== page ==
The only way to save the world from conflict is to starve the people of Iran.
At least that's what a new op-ed by several prominent Israeli and American political figures proposes. "Total Sanctions Might Stop Iran", published in The Wall Street Journal on Wednesday, lays out a grand proposal for further sanctions on Iran with a stern warning: "Our near future carries the risk of a military conflict with Iran, or a nuclear arms race in the already-volatile Middle East." The sanctions are composed of four steps:
A) Cutting off Iran's access from international banking system absolutely and completely;
B) Making it impossible for companies to operate in Iran by requiring them to disclose business and investment transactions, exposing them to the risk of "reputational harm";
C) Prohibiting all international cargo shippers from servicing Iranian ports and cutting Iran's access from international shipping. This could be accomplished by US and European Union laws for a 10-year entry ban on any tankers or general cargo vessels that have docked at Iranian ports in the past 36 months;
D) Prohibiting Iranian insurers and reinsurers from doing business in the EU and US.
To their credit, the authors --- three of whom are the former heads of the intelligence services of the US, Israel, and Germany --- do bring up the plight of Iran's population if these sanctions are implemented. They, however, brush these worries aside by claiming that, as Iran's economy is controlled by the regime and it is harming the people anyway, and half-hearted measures like earlier sanctions are just as detrimental.
For the authors, these harsher sanctions are perhaps the last step to avert a military conflict with Iran, showing the regime that the world is serious about preventing Tehran from getting nuclear weapons. However, they offer no timetable for when the effects of these sanctions might be visible or if and when Iran will have to be struck if these sanctions fail. Meanwhile, Iran's 75 million people ill be forced to scratch out a living inside a country that is heavily reliant on other producers for food. And that's just one vital import.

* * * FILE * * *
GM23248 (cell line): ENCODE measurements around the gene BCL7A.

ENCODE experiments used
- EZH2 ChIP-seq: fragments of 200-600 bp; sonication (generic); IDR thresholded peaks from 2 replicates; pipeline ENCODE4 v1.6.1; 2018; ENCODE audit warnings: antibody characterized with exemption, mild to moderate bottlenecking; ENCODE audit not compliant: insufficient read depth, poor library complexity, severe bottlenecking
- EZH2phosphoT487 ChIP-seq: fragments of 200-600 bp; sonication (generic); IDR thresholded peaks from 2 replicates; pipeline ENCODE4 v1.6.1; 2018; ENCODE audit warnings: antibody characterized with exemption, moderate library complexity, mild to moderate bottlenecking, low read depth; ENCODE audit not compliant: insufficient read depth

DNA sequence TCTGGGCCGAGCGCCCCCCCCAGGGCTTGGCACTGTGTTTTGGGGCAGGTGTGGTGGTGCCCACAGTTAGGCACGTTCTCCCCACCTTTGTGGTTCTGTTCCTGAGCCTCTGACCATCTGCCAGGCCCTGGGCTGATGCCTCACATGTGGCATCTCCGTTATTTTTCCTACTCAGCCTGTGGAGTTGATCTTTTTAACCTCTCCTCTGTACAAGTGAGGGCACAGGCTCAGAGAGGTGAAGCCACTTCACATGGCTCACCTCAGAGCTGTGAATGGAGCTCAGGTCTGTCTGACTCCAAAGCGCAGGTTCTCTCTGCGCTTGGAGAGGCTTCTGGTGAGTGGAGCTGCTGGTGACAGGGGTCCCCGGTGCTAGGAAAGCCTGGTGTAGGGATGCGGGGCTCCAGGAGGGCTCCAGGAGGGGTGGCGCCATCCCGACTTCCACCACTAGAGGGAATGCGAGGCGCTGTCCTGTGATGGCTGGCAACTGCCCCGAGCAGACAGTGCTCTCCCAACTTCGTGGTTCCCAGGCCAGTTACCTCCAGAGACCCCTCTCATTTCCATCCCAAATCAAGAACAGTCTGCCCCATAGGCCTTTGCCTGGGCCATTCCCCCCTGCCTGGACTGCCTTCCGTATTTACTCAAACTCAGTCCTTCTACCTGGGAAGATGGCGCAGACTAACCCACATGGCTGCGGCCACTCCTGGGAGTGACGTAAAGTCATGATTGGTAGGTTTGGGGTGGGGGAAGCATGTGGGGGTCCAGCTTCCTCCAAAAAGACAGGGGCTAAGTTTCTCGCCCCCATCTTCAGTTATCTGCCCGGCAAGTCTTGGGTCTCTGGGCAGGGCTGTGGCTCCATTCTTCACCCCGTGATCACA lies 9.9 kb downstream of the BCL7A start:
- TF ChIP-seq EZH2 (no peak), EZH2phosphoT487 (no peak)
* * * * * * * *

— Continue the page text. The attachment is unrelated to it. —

These proposed sanctions are not just crippling. They will force the regime to evolve into an entity that fulfils all the needs of its people, from food to medicine, with restricted exchange outside the country.
There is a small glimmer of hope for the people of Iran that the regime will find some countries willing to do business with it. Those countries, however, will likely turn the Islamic Republic from one which a few years ago was selling goods to a wide variety of clients at market rates to one that buys essential import items from whatever source it can find at inflated prices.
And if the second option is unavailable, then Iran would have to become an autarky.
The term is derived from the Greek word autarkeia, which means self-sufficiency. And if we're going to bring up autarkeia, let's also delve into another word --- Juche. It's from the Korean language and is the driving ideology of North Korea, one of the few countries in the world which claims to be an autarky. One of its meanings is "self-reliance" to become self-sufficient.
The immediate parallel one might note is that the present North Korea, despite sanctions, has the nuclear weapons that sanctions are supposedly going to deny Iran. However, there is a further, bigger issue.
The problem with harsh sanctions is the speculative nature of the exercise of implementing often inhuman measures on entire populations for the deeds of their undemocratic, unelected, and dictatorial rulers. Suppose these sanctions are implemented. We do not have an example to show that a country like Iran will halt its nuclear programme. However, we do have a North Korea, hobbled by sanctions for years and attempting to become economically self-sufficient, where the regime chooses to make its people suffer to attain nuclear weapons.
Here's a third word: khod-kifaayee. It's Persian for "self-sufficiency". Keep it in mind as pundits and former officials continue to put out their recommendations in the Wall Street Journals of the world.